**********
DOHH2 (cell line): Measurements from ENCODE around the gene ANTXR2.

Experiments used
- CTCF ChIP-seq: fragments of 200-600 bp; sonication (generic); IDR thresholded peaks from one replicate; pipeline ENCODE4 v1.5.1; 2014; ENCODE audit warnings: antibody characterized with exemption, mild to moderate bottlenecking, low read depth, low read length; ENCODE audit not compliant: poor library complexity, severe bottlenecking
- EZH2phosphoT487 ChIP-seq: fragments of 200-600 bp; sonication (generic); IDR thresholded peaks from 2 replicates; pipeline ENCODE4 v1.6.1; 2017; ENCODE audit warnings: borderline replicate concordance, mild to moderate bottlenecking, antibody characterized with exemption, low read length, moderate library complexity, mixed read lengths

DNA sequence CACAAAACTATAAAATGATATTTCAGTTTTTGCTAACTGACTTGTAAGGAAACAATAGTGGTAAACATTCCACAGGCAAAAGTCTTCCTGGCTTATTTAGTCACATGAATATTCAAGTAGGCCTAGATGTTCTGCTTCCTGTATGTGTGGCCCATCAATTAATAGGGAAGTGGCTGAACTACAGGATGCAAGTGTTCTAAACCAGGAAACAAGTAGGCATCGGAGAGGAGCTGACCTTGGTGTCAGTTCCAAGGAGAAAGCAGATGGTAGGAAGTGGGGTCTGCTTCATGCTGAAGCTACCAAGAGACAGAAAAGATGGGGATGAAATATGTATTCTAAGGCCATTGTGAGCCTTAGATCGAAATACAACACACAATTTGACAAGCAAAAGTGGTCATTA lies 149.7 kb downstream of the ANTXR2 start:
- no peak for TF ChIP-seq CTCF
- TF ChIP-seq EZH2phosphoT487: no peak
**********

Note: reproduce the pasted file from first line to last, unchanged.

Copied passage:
DOHH2 (cell line): Measurements from ENCODE around the gene ANTXR2.

Experiments used
- CTCF ChIP-seq: fragments of 200-600 bp; sonication (generic); IDR thresholded peaks from one replicate; pipeline ENCODE4 v1.5.1; 2014; ENCODE audit warnings: antibody characterized with exemption, mild to moderate bottlenecking, low read depth, low read length; ENCODE audit not compliant: poor library complexity, severe bottlenecking
- EZH2phosphoT487 ChIP-seq: fragments of 200-600 bp; sonication (generic); IDR thresholded peaks from 2 replicates; pipeline ENCODE4 v1.6.1; 2017; ENCODE audit warnings: borderline replicate concordance, mild to moderate bottlenecking, antibody characterized with exemption, low read length, moderate library complexity, mixed read lengths

DNA sequence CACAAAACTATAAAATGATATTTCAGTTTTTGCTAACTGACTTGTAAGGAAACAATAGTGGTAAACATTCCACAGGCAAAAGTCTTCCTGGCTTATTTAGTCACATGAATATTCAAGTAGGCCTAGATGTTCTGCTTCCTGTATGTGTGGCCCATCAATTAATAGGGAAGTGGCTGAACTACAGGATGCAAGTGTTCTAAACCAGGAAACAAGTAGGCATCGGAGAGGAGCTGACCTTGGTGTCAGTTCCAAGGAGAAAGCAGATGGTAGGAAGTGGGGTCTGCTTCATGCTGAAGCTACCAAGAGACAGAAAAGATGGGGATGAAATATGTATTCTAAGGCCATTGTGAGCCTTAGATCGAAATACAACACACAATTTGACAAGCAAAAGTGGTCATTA lies 149.7 kb downstream of the ANTXR2 start:
- no peak for TF ChIP-seq CTCF
- TF ChIP-seq EZH2phosphoT487: no peak